When I Heard the Word 'Autism' I Only Knew Stereotypes. Here's What I Know Now.
“I’m 100 percent certain she’s on the autism spectrum.”
As the doctor said the words, I felt her eyes on me, waiting for a reaction. Instead I found myself sitting perfectly still with a smile frozen on my lips as I watched her play with my 3-year-old daughter.
We were there because Mae had been having stomach problems and seemed to be in pain. When we’d walked in the door it’d seemed like a minor appointment. I wasn’t even sure if we should be there, but it had been going on for a while, and when I called they told me to bring her in.
I didn’t realize that before we walked out of the tiny exam room, I’d hear words that would rock the foundation of our little world.
Autism. I knew stereotypes. I knew nothing.
We stepped outside the doors to find that the world hadn’t come to a screeching halt because of our news. I called my husband. I called my mom. I called the number the doctor had given me. They could see us next week.
In the days that followed I began to keep a list of things to talk about at our appointment. What worries did I have?
Well, she was 3 and didn’t speak. When we were outside, if I let go of her hand she would start to run… and run… and run… without looking back. I was terrified of losing her. She was fearless. She climbed everything. We’d built special baby gates to keep her off the stairs. One was five feet high. It took her about ten seconds to scale it. One day I came into her room to find her hanging from the curtain rod, smiling at me. Oh… and she didn’t seem to feel pain. She’d run into another child while swinging high on the swings at the park and had been thrown a good six feet. My heart was in my throat as I ran to her, but she jumped up and started to giggle before I reached her.
The tests came and went in rapid succession.
I waited for the call that promised to tell me her results. When it came I was standing in the kitchen making lunch. She qualifies for therapy, the voice told me. What’s that mean? I asked. She was undoubtedly on the spectrum, they said.
I leaned against the counter and thanked the person on the other end of the line for delivering the news.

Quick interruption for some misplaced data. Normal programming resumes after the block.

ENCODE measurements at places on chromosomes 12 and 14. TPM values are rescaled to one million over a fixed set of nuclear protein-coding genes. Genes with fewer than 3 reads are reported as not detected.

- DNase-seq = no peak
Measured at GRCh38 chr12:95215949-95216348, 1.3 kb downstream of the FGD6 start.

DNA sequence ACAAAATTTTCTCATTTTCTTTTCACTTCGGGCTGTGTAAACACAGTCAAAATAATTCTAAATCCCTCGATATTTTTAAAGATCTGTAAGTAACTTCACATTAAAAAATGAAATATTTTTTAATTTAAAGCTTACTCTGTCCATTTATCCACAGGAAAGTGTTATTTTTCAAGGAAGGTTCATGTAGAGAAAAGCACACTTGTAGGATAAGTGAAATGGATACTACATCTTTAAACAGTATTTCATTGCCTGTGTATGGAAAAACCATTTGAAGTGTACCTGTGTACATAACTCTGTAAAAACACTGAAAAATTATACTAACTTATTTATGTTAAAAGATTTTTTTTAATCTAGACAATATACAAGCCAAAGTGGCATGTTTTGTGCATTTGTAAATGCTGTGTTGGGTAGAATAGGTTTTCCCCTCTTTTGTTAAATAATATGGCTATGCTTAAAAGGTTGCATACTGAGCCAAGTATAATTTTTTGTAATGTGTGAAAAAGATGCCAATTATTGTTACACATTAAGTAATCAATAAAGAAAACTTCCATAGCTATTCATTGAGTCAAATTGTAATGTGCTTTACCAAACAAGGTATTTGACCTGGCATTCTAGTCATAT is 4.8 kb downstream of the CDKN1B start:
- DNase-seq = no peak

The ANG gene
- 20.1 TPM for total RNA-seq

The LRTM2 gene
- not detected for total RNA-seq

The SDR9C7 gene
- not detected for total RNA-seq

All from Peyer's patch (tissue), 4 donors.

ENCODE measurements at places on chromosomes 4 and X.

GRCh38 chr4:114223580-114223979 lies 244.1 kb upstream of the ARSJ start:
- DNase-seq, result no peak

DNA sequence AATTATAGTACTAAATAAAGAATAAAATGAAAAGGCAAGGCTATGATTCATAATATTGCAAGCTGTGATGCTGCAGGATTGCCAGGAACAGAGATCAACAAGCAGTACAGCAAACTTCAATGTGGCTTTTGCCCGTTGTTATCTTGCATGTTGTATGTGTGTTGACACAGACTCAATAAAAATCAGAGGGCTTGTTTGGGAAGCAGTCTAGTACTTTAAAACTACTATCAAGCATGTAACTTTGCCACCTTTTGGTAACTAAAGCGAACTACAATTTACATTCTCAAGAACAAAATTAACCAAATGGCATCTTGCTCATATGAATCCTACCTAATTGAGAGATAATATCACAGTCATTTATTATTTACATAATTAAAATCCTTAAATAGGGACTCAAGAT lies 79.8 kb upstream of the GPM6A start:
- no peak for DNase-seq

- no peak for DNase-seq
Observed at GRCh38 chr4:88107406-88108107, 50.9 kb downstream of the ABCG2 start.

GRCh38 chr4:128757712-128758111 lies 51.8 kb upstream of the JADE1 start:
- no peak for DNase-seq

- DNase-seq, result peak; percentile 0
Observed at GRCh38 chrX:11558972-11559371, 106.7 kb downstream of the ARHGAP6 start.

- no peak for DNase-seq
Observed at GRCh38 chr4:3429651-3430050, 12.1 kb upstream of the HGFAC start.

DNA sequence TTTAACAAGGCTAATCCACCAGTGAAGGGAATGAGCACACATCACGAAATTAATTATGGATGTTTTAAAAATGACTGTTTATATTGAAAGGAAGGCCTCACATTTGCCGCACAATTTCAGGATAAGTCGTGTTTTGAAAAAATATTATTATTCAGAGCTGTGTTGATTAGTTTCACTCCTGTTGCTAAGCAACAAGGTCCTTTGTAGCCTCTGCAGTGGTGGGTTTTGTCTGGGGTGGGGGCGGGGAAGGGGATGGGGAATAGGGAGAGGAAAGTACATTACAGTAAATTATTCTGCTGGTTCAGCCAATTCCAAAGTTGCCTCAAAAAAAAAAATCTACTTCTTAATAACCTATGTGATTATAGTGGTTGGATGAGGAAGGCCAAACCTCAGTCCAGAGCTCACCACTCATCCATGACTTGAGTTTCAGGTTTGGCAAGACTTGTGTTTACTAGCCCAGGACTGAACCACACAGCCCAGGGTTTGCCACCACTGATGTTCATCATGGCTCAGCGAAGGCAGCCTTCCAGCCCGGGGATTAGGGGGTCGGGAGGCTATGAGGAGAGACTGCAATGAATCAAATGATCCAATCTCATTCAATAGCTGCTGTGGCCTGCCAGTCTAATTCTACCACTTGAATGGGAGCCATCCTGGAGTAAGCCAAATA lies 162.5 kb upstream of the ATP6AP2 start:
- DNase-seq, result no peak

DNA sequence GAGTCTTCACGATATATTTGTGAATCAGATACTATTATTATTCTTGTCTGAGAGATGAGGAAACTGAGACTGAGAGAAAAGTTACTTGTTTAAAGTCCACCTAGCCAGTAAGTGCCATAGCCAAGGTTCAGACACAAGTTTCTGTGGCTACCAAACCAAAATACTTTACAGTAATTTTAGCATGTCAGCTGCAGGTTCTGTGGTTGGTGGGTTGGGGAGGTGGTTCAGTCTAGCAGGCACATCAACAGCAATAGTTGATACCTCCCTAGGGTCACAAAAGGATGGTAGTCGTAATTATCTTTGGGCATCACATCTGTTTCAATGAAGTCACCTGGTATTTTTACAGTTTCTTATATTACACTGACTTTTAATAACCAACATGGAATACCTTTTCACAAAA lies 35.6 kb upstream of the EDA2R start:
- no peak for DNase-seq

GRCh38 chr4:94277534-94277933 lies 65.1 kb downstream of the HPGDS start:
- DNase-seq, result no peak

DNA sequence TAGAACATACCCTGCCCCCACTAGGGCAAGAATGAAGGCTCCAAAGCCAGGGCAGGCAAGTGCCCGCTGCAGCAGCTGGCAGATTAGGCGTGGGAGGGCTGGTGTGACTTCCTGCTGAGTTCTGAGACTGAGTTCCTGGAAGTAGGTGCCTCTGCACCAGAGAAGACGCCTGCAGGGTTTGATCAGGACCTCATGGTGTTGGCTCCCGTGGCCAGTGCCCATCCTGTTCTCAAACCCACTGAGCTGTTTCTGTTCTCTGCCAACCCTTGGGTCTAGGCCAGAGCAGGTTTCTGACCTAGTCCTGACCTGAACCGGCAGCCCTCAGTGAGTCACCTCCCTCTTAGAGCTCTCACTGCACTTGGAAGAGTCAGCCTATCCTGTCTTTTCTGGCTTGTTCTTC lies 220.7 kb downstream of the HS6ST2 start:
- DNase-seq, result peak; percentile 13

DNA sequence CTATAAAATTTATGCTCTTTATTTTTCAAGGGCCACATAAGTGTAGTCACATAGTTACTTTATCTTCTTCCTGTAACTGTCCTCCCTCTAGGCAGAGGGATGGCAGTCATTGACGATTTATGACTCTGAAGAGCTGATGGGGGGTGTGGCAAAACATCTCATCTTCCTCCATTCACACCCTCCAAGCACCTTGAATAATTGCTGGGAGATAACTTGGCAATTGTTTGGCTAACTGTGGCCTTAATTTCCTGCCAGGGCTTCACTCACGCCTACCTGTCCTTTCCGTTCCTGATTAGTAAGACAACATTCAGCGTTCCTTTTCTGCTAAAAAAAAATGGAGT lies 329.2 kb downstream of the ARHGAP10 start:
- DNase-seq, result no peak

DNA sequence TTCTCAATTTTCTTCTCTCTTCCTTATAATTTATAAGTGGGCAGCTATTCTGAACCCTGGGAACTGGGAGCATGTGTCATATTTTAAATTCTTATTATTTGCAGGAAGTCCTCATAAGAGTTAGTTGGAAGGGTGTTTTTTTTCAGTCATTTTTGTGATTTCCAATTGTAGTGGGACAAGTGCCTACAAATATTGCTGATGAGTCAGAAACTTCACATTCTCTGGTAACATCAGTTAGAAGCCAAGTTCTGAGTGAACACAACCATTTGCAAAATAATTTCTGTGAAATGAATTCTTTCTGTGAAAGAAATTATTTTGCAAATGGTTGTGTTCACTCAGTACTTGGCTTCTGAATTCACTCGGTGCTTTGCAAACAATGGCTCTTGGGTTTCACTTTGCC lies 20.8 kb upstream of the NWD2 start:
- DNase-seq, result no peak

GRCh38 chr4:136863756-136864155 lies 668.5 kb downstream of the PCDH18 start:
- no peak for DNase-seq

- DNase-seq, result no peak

I’d known. But knowing deep down and officially being told are two different things. Suddenly the unknown loomed, larger than life.
People told me nothing had changed. I knew what they meant. My daughter was the same little adorable ball of energy she’d always been. But at the time it felt like everything had changed. I was an introvert, a homebody and suddenly we had doctor appointments and therapy sessions six times a week. What would the future hold?
Fourteen months have passed since we received her diagnosis. Sometimes it feels like no time at all, and sometimes it feels like a lifetime. I still don’t know what the future will hold for us. But that’s OK. No one does. I’ve learned a few things though, since the doctor first said those words that set us off on this path.
If I could go back in time, I would tell myself that it’s going to be better than OK — that it’s going to be amazing. I’d tell myself that there will be days that seem to stretch on forever, but that there will also be days when your heart will feel like it’s going to explode in your chest because you’ll appreciate the wonder of the simplest moments in ways that you never knew were possible.
When she looks at her newborn baby brother and says, “love, love, love” over and over again while touching his cheeks, his mouth, his nose with careful fingers, you’ll savor every touch, every word. When she holds your hand as you’re tucking her in and says, “Happy. Mama.” your heart will overflow with the wonderfulness of the moment.
You’ll also learn that words aren’t the only way to communicate and that sometimes they aren’t even the best way. A word, look, a sign, a gesture — life and the way we communicate will take on the richness of a sort of dance.
If I could tell myself one thing, it would be that you’re going to do so much more than survive. You’re going to love and laugh. And perhaps most of all, you’ll learn that the ordinary will take on an added sweetness and become extraordinary as the smallest moments take on the luminous glow of a hard-won triumph as you watch her grow into the person she is meant to be.
Follow this journey on A Woman’s Place…
For all of January, The Mighty is asking its readers this question: If you could go back to the day you (or a loved one) got a diagnosis, what would you tell yourself? If you’d like to participate, please send a blog post to firstname.lastname@example.org. Please include a photo for the piece, a photo of yourself and 1-2 sentence bio.
Want to end the stigma around disability? Like us on Facebook.
And sign up for what we hope will be your favorite thing to read at night.